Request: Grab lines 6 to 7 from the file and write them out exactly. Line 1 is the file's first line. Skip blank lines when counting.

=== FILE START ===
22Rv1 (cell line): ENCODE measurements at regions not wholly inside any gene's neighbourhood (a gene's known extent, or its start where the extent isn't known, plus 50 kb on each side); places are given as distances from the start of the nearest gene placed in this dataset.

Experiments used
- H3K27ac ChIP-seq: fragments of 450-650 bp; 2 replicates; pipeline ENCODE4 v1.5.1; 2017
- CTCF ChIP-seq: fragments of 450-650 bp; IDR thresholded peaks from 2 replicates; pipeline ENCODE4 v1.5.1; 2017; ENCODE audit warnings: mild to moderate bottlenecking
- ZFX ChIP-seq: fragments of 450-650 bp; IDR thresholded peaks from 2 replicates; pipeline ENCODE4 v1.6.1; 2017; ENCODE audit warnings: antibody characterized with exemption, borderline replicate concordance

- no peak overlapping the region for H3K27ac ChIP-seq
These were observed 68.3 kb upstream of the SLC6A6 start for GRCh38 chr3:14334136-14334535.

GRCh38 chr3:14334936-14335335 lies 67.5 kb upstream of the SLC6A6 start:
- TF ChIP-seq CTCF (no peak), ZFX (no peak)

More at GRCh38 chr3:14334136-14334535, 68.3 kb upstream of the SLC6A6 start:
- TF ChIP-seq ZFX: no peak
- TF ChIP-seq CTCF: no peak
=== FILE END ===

- no peak overlapping the region for H3K27ac ChIP-seq
These were observed 68.3 kb upstream of the SLC6A6 start for GRCh38 chr3:14334136-14334535.